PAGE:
It is time for a change at the top of law enforcement in Alameda County.
As Sheriff Greg Ahern completes his 16th year as sheriff and looks for yet another term, residents are becoming aware of the pitiable conditions that prevailed over the years at the county’s Santa Rita Jail in Dublin. Been going from
It is the result of part of a US Justice Department investigation released last year that prison officials called “deliberate indifference to the health and safety of an inmate.” Suicides in prison are twice the national average. Gross less employees. Trivial mental health counseling. Some inmates with severe mental health are required to be confined to their cells for all but five hours a week and are not allowed out.
Findings from the Justice Department, which has been investigating conditions at the prison since 2017, and a separate civil rights class action lawsuit filed in 2018 on behalf of inmates, led this year to a federal consent decree that would keep the prison in court. Supervision for at least six years.
In the June 7 election, Ahern faces a challenge from the division commander Yesenia Sánchez, appointed two years earlier, to oversee the prison. Sanchez has seen the circumstances from the inside, but lacks the authority to make the necessary changes.
“Where I see us right now is not healthy,” she said as she explained her decision to run against her owner. “I either live in an unhealthy organization or I try to do something about it.”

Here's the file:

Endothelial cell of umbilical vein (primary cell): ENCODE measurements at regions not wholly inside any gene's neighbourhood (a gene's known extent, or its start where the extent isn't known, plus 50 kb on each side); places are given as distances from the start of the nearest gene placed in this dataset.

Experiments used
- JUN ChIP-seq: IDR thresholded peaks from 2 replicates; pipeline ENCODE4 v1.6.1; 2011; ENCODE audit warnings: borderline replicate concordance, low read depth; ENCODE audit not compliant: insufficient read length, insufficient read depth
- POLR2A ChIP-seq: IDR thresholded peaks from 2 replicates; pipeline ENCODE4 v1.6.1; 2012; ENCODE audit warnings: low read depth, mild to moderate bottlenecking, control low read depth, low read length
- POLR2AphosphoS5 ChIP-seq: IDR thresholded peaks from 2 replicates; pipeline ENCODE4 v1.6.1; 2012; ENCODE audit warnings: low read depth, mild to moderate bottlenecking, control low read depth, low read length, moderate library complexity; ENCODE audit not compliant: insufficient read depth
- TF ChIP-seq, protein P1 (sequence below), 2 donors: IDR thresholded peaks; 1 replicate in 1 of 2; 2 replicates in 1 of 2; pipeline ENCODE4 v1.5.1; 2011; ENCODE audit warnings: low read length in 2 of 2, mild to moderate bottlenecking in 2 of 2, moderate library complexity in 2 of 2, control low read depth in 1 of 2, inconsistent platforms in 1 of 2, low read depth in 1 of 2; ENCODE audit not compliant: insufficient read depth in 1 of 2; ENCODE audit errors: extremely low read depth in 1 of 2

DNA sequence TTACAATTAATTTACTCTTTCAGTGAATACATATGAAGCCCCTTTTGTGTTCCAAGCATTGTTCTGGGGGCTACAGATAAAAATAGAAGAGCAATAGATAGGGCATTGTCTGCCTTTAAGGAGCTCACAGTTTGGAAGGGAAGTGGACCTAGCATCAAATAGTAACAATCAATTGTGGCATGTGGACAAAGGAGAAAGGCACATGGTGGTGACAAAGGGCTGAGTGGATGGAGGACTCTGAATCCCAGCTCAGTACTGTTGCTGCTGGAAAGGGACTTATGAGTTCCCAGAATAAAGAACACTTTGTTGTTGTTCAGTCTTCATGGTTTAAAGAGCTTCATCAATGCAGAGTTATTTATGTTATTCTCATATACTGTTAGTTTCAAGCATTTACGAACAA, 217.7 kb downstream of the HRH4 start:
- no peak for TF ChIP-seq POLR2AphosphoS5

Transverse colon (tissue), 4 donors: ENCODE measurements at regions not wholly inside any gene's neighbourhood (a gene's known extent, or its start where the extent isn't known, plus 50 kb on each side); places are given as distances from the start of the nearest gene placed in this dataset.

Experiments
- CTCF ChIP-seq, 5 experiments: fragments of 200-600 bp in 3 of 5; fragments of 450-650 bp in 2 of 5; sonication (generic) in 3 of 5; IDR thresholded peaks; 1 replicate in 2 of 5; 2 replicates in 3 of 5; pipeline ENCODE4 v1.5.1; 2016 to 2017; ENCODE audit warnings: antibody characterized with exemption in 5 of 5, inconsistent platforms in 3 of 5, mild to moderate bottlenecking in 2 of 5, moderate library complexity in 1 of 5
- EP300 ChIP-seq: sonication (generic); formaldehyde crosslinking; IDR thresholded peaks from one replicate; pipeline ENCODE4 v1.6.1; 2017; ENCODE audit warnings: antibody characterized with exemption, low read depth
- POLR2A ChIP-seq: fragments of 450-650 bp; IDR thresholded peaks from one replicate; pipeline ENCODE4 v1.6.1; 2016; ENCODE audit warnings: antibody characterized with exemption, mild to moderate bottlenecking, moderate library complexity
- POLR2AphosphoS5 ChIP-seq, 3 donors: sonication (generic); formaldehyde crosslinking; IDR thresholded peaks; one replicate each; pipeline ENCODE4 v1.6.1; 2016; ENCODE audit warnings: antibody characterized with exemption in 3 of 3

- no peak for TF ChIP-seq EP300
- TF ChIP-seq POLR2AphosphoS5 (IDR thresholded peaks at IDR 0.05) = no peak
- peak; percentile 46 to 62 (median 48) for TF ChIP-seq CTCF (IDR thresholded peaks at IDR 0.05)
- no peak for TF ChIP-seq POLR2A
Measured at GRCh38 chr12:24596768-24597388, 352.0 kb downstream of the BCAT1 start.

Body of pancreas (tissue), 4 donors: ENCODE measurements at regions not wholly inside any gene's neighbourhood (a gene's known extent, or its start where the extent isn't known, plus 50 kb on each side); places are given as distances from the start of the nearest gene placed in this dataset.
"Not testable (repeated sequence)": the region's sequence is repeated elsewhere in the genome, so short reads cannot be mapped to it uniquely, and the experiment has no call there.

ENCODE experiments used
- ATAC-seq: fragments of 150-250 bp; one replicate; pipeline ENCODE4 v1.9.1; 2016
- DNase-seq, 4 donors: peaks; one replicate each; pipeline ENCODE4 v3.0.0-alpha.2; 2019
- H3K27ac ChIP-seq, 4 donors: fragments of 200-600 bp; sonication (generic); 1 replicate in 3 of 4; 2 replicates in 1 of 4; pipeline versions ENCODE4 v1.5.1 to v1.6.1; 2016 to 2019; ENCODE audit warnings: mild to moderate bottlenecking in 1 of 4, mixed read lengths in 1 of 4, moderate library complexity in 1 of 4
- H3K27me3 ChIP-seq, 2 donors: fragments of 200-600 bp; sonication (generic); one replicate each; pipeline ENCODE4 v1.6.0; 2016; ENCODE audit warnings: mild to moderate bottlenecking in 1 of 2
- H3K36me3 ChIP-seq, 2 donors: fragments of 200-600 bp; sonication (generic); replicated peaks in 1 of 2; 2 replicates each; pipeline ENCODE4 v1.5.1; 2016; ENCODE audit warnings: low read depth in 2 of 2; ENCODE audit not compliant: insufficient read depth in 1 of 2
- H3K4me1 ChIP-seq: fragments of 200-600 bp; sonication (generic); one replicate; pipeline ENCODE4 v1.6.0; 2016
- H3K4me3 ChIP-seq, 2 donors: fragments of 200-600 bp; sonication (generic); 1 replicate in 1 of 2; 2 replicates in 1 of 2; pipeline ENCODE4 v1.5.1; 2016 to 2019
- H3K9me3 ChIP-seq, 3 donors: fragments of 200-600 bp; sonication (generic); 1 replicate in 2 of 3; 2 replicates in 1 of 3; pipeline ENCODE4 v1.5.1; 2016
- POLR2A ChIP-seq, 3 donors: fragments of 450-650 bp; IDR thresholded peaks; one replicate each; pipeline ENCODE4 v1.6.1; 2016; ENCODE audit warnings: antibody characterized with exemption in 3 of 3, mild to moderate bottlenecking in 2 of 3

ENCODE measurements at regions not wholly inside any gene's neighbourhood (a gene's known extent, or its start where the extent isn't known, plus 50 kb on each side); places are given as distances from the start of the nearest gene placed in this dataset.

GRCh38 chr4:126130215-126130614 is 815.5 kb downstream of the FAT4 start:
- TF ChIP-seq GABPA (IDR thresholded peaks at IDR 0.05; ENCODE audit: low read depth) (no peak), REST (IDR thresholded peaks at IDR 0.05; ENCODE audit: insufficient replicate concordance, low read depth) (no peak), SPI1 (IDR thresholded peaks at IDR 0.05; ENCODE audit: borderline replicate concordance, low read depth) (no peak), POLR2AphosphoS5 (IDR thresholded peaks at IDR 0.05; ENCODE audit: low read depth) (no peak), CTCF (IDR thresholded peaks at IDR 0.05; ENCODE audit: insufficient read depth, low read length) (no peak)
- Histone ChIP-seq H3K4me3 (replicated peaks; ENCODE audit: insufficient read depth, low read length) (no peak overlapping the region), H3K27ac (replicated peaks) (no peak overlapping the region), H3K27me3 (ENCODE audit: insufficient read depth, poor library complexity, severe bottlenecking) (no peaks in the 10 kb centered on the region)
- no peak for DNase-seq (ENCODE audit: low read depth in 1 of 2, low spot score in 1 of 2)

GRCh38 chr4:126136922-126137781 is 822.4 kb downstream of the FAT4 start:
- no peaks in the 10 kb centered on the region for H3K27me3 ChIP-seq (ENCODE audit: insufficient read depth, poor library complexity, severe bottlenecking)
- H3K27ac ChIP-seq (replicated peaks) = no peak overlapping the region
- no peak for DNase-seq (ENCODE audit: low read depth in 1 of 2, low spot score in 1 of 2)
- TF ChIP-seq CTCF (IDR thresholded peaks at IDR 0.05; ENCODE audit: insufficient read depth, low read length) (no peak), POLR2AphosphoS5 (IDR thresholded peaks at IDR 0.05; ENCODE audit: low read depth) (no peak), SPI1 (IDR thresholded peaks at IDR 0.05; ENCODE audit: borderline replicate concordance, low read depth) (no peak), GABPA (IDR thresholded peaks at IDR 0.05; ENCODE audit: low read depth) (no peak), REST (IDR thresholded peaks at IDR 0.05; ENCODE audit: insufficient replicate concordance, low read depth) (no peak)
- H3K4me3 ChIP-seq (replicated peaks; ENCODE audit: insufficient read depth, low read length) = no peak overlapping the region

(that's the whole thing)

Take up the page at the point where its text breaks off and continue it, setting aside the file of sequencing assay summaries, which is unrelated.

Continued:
Kudos to Sanchez for having the courage to do the right thing – for fighting from within for the change needed in a currently broken operation. Voters should support him in that effort by electing Sanchez to be the county’s next sheriff.
Sanchez started as a technician in the sheriff’s office 25 years ago and has steadily risen through the ranks to his current position. He has served in county jails and as a patrol deputy, detective and watch commander. He has held key management positions and is now a commander in the Santa Rita Prison.
But it does not have the staff and the people needed to run the prison safely for the prisoners. That’s partly because, according to a consultant hired by both sides in the federal trial, the sheriff routinely hunts down prison deputies to fill the rest of his operation, which includes providing superior court protection and disorganized areas. and contracting cities. Services.
Under the consent decree, a team of experts will oversee the improvement of mental health care policies and practices in Santa Rita, which currently houses about 2,200 inmates. The agreement requires Alameda County to increase the number of mental health workers at the prison, provide prisoners with more time out of their cells, and take additional measures to prevent inmate suicide and self-harm.
To be sure, Ahern is not the only one responsible for some unconscious situations in prison. County supervisors who provided funding for the facility have also known about the problems for years.
But Ahern is directly responsible for the administration of the prison. He should have taken corrective action sooner and not reduced the prison staff for the rest of his operation. And Ahern is one of the only responsible elected officials to face a ballot challenge this year.
The second challenger in the race for sheriff is San Francisco police officer Joan Walker, who works with the Homeless Services Operations Center but lacks managerial experience.
Ahern has to go. And Sanchez is the only candidate willing to replace him, the only candidate with the necessary experience, understanding of the office, and the determination to implement change. Alameda County voters should choose Sanchez as their next sheriff.